Friday Night SitesInterest in stations' high school football coverage spikes 10/31/2008 08:00:00 PM Eastern
Call it the grand opening of GrandStadium. Later this month, four stations across Kansas will offer live streams of two high school football state championship games on the new sports site GrandStadium.TV.
A joint venture between station Website host WorldNow and sports consultant Stu Swartz, GrandStadium offers student-produced and -hosted Webcasts of school sports events on a pay-per-view basis. Those who can't make it out to the big game can shell out $9.95 to watch on GrandStadium.TV.
Station managers talk endlessly about being hyper-local, and there's nothing more local than the Friday night football game. “We think high school sports is the untapped market,” says WorldNow President/CEO Gary Gannaway.
Gannaway and Swartz are out selling the concept to stations, which will split revenue with GrandStadium and states' sports associations. KSTC Minneapolis recently signed on, and KWCH Wichita, KTKA Topeka, KOAM Joplin-Pittsburg and KCTV Kansas City—all owned by different companies—are on board to stream the Kansas title games Nov. 29.
KWCH/KSCW President/General Manager Joan Barrett says relatives of players, especially those outside the state, will have no qualms about paying up. “Maybe it's a player's dad who's in Iraq who wants to watch the game,” she says.
As football season steams toward the playoffs in many parts of the country, stations are taking major steps to increase their coverage of football and other school sports. WHO Des Moines and WTOL Toledo, among others, have partnered with local sports outlets to boost their coverage. Local TV LLC's WHO has joined forces with Iowa Sports Connection to launch Live Prep Scoreboard, pushing scores to its Website, mobile platform (that had 12,000 page views in a recent week) and a ticker on its Weather Plus digital channel. Raycom's WTOL has merged with Buckeye Cablevision's sports network BCSN to form The T Sports Network. VP/General Manager Bob Chirdon says the move boosts his sports crew from 2½ bodies to 30, and increases Friday night football coverage from 20 minutes on WTOL to 90 minutes on the two outlets.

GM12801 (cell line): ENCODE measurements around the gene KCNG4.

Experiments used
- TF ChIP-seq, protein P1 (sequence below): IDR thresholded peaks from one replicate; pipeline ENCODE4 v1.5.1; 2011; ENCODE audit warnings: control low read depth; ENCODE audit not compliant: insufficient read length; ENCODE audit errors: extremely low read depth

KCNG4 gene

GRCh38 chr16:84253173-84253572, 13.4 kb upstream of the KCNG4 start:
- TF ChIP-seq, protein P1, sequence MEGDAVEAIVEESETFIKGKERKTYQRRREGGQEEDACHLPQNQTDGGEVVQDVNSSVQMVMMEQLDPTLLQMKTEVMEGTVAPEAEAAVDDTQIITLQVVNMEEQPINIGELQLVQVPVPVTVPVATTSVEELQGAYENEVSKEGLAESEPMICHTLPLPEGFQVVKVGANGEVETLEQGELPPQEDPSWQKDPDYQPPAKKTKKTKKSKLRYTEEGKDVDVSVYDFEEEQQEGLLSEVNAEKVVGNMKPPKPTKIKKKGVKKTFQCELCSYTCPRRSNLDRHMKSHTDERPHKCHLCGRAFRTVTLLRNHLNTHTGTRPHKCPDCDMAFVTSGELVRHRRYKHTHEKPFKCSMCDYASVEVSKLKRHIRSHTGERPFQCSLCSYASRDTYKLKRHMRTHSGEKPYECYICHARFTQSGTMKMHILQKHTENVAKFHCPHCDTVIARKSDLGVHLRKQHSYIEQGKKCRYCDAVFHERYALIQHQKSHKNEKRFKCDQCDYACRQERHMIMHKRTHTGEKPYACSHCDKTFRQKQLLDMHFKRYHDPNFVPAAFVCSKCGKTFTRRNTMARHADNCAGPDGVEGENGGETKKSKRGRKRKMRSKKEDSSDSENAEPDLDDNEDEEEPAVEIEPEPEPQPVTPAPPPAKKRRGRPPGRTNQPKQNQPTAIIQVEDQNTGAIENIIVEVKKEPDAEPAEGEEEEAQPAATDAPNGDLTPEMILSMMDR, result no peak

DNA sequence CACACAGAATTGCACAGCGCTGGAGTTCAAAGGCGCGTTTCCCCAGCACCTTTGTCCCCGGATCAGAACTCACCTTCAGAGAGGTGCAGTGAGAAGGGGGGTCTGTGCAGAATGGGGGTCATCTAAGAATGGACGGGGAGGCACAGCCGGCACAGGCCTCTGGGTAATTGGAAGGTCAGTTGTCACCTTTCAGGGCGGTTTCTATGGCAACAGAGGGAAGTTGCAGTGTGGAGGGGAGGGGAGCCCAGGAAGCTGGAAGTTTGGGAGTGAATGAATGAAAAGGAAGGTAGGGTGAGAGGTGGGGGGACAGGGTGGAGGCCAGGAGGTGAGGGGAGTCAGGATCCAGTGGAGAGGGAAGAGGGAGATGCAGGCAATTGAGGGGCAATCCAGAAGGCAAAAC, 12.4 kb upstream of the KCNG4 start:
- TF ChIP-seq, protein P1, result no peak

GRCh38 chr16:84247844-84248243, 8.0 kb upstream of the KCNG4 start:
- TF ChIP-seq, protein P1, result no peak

“People can get national sports scores a hundred different places,” notes Chirdon, who says The T gives the station the chance to cover as many as 18 local games on a Friday night. “This gives us an image and a brand that others can't match.”
Stations are increasingly tapping students to contribute content. GrandStadium's Swartz, formerly the general manager at KMSP Minneapolis, says kids get school credit for producing games. (But KSTC Station Manager Susan Wenz, for one, says she may skip student productions for a fully professional approach.) Hearst-Argyle's HighSchoolPlaybook, Belo's HSGameTime and Fox's MyFoxHilites sports/social networking concepts, all of which turned 1 year old this past fall, rely heavily on student participation. Hearst-Argyle's KCCI Des Moines tallied 161,000 votes for its Game of the Week in just two days last week, says News Director Dave Busiek.
Fox's WFLD Chicago recently relaunched its FoxHilites microsite as FoxJox, with the tagline “You shoot it, we'll share it.” Students upload video, sound off on message boards and watch the Clip of the Week; Walgreens is among the sponsors of the game of the week. “Part of the reason why we developed it is that we can't cover sports from 700 schools,” says VP/General Manager Pat Mullen. “This gives us the opportunity to be hyper-local at so many schools.”
Multiple sources referred to high school contests as the last untapped territory in sports programming. Stations are also keen to connect with an age group that typically does not consume local news.
Schurz's KWCH added the “My Locker” social networking component to its popular (and profitable, says Barrett) CatchitKansas.com sports site, whose sponsors include Taco Bell and Ford dealers. It also offers home pages for more than 100 area high schools.
Fox's WJBK Detroit recently launched its “MI-School” microsite for students to not only talk sports, but blog and share videos; Chevrolet is a sponsor. “It helps us get young people onto the site,” says VP/General Manager Jeff Murri. “Maybe it's the first time some of them engage with a local news Website.”
Once the pigskin is put in storage, stations turn their attention to the winter sports. KWCH will feature bowling, volleyball and diving, among other less heralded pastimes, on CatchitKansas. “We run the gamut,” Barrett says. “It's not just about varsity football and basketball.”
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